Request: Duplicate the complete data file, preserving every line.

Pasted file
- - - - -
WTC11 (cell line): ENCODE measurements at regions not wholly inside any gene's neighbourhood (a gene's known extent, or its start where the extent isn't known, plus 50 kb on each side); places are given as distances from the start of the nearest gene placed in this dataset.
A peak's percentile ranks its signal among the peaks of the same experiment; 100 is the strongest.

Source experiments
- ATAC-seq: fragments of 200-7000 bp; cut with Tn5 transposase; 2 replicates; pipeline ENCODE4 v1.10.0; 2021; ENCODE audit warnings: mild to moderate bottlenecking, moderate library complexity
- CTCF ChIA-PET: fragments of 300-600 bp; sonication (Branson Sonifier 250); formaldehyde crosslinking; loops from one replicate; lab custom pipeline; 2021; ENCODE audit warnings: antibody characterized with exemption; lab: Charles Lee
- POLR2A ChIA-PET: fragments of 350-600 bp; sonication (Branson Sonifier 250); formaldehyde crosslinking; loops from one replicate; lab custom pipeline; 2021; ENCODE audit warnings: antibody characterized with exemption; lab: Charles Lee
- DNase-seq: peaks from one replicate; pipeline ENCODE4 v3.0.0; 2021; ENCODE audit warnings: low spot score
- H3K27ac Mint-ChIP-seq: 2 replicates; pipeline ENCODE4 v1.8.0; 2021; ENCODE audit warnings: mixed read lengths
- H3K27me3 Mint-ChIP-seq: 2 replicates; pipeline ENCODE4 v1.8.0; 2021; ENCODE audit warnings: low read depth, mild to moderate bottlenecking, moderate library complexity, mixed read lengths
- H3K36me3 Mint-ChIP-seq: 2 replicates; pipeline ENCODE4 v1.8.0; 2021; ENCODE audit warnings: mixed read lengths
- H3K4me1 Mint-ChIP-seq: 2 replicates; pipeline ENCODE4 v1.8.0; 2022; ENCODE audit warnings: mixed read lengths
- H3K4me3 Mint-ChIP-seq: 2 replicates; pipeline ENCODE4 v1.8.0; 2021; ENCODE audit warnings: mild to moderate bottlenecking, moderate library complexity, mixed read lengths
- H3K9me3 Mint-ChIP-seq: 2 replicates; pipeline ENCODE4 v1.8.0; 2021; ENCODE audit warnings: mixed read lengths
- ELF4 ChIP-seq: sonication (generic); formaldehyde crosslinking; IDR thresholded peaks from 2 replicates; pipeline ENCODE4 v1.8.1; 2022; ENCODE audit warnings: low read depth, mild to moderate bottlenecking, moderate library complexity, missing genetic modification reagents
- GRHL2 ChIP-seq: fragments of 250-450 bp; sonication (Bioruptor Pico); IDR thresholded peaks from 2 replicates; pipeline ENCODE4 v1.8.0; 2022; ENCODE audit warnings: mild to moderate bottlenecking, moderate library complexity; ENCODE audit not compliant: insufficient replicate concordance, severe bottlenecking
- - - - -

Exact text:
WTC11 (cell line): ENCODE measurements at regions not wholly inside any gene's neighbourhood (a gene's known extent, or its start where the extent isn't known, plus 50 kb on each side); places are given as distances from the start of the nearest gene placed in this dataset.
A peak's percentile ranks its signal among the peaks of the same experiment; 100 is the strongest.

Source experiments
- ATAC-seq: fragments of 200-7000 bp; cut with Tn5 transposase; 2 replicates; pipeline ENCODE4 v1.10.0; 2021; ENCODE audit warnings: mild to moderate bottlenecking, moderate library complexity
- CTCF ChIA-PET: fragments of 300-600 bp; sonication (Branson Sonifier 250); formaldehyde crosslinking; loops from one replicate; lab custom pipeline; 2021; ENCODE audit warnings: antibody characterized with exemption; lab: Charles Lee
- POLR2A ChIA-PET: fragments of 350-600 bp; sonication (Branson Sonifier 250); formaldehyde crosslinking; loops from one replicate; lab custom pipeline; 2021; ENCODE audit warnings: antibody characterized with exemption; lab: Charles Lee
- DNase-seq: peaks from one replicate; pipeline ENCODE4 v3.0.0; 2021; ENCODE audit warnings: low spot score
- H3K27ac Mint-ChIP-seq: 2 replicates; pipeline ENCODE4 v1.8.0; 2021; ENCODE audit warnings: mixed read lengths
- H3K27me3 Mint-ChIP-seq: 2 replicates; pipeline ENCODE4 v1.8.0; 2021; ENCODE audit warnings: low read depth, mild to moderate bottlenecking, moderate library complexity, mixed read lengths
- H3K36me3 Mint-ChIP-seq: 2 replicates; pipeline ENCODE4 v1.8.0; 2021; ENCODE audit warnings: mixed read lengths
- H3K4me1 Mint-ChIP-seq: 2 replicates; pipeline ENCODE4 v1.8.0; 2022; ENCODE audit warnings: mixed read lengths
- H3K4me3 Mint-ChIP-seq: 2 replicates; pipeline ENCODE4 v1.8.0; 2021; ENCODE audit warnings: mild to moderate bottlenecking, moderate library complexity, mixed read lengths
- H3K9me3 Mint-ChIP-seq: 2 replicates; pipeline ENCODE4 v1.8.0; 2021; ENCODE audit warnings: mixed read lengths
- ELF4 ChIP-seq: sonication (generic); formaldehyde crosslinking; IDR thresholded peaks from 2 replicates; pipeline ENCODE4 v1.8.1; 2022; ENCODE audit warnings: low read depth, mild to moderate bottlenecking, moderate library complexity, missing genetic modification reagents
- GRHL2 ChIP-seq: fragments of 250-450 bp; sonication (Bioruptor Pico); IDR thresholded peaks from 2 replicates; pipeline ENCODE4 v1.8.0; 2022; ENCODE audit warnings: mild to moderate bottlenecking, moderate library complexity; ENCODE audit not compliant: insufficient replicate concordance, severe bottlenecking